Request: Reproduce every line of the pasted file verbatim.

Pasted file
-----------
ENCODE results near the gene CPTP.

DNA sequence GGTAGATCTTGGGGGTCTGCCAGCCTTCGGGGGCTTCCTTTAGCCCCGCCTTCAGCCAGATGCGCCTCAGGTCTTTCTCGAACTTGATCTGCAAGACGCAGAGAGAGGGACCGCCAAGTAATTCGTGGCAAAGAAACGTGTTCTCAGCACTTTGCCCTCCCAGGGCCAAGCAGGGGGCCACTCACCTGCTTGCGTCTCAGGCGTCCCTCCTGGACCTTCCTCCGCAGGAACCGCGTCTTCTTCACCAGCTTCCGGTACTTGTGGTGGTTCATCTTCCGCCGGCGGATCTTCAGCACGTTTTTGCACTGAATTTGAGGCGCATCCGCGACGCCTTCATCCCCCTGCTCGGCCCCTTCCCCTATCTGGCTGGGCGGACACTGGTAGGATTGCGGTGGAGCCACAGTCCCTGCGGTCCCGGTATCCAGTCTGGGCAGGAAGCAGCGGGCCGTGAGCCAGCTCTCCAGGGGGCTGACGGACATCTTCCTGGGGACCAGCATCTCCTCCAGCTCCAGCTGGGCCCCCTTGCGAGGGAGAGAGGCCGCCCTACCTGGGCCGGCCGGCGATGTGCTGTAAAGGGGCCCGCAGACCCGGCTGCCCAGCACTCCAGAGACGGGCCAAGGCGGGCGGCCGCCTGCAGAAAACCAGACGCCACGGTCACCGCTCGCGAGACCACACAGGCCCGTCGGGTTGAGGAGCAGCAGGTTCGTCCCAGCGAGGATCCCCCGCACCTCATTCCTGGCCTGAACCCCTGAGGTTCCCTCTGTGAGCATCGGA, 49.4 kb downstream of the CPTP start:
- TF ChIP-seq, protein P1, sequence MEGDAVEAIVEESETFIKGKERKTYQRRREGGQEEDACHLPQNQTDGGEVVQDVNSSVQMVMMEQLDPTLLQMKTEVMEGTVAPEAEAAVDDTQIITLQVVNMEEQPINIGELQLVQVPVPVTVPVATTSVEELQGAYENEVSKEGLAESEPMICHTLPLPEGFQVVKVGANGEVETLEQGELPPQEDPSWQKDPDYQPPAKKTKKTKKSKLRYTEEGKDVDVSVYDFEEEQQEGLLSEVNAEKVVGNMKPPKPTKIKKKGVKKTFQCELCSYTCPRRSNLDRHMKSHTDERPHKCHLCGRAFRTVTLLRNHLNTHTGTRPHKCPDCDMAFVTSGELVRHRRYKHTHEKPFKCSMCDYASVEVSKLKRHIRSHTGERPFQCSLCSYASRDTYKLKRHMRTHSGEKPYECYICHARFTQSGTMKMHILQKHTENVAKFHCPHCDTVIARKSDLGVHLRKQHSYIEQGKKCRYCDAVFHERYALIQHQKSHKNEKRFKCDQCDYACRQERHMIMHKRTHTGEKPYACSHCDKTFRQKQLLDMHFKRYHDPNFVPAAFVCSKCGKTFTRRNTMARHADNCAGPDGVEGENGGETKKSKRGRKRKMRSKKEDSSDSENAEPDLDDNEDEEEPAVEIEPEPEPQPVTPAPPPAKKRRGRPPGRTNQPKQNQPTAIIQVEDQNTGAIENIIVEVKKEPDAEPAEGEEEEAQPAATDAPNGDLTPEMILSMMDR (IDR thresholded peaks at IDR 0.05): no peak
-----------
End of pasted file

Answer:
ENCODE results near the gene CPTP.

DNA sequence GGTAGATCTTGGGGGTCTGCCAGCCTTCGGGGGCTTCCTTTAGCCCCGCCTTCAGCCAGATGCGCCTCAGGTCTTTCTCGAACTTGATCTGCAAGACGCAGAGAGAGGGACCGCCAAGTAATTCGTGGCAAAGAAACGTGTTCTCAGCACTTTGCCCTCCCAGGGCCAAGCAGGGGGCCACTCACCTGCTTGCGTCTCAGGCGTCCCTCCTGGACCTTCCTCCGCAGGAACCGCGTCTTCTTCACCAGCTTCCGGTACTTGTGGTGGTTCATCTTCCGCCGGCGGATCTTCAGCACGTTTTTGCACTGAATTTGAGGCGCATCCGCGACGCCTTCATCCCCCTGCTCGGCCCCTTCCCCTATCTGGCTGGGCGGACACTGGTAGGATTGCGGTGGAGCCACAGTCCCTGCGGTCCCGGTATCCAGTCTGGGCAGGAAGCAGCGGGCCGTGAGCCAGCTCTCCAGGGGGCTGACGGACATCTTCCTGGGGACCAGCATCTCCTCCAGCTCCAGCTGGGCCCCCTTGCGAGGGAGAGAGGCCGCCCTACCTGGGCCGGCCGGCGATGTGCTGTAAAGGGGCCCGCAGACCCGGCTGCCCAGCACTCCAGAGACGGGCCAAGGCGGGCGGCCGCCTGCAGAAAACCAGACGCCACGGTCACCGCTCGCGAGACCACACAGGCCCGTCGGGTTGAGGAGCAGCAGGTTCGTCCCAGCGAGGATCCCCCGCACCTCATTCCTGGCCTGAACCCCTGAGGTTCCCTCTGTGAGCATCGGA, 49.4 kb downstream of the CPTP start:
- TF ChIP-seq, protein P1, sequence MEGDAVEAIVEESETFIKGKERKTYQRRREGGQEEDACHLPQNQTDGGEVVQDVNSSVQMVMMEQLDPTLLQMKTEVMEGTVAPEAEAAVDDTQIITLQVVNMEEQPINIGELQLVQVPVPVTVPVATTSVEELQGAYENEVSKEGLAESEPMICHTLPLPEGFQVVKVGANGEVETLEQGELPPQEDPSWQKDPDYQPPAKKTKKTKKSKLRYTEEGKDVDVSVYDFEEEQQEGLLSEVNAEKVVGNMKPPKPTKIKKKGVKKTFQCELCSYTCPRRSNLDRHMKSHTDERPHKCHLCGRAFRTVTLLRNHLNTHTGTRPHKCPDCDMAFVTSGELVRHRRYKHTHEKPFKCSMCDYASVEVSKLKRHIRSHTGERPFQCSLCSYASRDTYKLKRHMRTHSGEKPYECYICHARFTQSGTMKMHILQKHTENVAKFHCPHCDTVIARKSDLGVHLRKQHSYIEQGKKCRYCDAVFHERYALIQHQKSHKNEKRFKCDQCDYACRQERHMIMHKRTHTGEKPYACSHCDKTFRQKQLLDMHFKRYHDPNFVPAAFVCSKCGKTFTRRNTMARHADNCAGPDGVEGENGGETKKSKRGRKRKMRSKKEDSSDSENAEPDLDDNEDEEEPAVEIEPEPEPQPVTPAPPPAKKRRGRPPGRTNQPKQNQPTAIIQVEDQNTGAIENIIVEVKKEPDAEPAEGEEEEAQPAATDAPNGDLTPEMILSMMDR (IDR thresholded peaks at IDR 0.05): no peak